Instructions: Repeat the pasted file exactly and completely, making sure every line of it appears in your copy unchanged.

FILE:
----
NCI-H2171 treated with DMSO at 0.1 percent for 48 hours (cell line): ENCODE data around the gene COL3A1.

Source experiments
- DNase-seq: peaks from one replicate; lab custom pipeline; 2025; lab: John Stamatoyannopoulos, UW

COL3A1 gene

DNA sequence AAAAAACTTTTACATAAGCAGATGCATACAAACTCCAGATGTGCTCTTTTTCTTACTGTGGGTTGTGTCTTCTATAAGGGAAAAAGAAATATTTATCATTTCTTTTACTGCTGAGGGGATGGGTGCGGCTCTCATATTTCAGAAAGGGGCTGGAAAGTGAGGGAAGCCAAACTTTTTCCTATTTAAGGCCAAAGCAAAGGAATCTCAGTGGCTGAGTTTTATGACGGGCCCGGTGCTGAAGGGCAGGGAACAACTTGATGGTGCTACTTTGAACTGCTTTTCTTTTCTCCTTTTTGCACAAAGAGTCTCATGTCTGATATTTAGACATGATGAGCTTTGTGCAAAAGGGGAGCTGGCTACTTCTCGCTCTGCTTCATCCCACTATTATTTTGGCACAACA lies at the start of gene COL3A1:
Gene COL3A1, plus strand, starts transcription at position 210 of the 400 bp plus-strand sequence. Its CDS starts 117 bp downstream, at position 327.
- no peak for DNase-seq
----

NCI-H2171 treated with DMSO at 0.1 percent for 48 hours (cell line): ENCODE data around the gene COL3A1.

Source experiments
- DNase-seq: peaks from one replicate; lab custom pipeline; 2025; lab: John Stamatoyannopoulos, UW

COL3A1 gene

DNA sequence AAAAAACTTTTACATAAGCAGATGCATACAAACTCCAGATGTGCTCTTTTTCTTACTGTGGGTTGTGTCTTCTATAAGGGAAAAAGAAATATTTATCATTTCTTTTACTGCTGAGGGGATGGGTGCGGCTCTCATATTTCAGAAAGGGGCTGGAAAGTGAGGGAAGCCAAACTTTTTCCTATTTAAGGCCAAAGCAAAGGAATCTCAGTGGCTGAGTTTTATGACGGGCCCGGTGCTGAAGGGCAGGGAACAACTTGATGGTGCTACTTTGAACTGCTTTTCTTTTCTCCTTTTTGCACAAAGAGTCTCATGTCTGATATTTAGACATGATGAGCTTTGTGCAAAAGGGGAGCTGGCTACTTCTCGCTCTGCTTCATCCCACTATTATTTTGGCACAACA lies at the start of gene COL3A1:
Gene COL3A1, plus strand, starts transcription at position 210 of the 400 bp plus-strand sequence. Its CDS starts 117 bp downstream, at position 327.
- no peak for DNase-seq